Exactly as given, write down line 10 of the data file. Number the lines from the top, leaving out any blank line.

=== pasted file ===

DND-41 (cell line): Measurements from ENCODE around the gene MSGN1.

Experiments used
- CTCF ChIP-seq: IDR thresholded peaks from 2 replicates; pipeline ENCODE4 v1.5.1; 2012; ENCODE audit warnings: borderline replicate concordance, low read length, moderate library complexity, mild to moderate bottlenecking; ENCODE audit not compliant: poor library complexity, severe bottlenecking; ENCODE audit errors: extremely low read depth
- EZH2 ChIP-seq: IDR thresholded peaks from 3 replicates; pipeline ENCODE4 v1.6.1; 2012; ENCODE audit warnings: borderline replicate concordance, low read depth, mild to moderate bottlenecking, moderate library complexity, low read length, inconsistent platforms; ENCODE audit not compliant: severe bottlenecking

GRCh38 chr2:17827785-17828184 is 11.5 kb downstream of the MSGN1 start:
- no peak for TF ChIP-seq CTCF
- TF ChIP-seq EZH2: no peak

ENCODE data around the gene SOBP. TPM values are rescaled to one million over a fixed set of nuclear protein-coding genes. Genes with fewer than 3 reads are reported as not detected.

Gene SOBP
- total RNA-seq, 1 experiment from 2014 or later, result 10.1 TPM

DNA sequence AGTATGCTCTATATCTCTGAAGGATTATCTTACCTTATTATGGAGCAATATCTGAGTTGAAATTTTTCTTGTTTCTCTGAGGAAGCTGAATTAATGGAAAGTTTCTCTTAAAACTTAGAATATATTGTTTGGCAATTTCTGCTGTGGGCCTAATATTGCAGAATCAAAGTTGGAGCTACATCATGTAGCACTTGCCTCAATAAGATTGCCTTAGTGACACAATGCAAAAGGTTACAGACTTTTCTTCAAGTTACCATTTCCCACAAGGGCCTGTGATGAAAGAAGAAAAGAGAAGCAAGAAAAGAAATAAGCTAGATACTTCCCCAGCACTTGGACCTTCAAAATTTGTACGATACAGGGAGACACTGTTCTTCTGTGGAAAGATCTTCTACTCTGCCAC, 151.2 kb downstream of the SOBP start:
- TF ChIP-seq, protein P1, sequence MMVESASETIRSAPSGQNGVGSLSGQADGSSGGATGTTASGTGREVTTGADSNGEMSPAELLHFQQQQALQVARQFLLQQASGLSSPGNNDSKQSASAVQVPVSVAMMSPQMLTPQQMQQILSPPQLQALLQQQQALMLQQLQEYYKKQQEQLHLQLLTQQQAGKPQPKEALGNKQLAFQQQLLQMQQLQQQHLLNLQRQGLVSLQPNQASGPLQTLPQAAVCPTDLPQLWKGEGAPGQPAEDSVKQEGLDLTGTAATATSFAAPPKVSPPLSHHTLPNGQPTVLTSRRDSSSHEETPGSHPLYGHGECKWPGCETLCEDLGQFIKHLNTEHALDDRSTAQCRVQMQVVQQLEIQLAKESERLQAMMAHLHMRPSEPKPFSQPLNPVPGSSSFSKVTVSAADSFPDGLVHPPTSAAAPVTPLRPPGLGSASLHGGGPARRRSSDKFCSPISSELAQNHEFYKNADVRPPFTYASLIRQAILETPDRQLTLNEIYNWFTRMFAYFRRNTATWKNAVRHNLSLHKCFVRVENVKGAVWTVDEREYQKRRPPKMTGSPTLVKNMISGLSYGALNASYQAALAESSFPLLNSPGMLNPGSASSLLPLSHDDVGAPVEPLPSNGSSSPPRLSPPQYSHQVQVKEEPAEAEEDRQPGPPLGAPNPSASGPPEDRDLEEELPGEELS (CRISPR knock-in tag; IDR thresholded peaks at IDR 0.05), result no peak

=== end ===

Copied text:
- total RNA-seq, 1 experiment from 2014 or later, result 10.1 TPM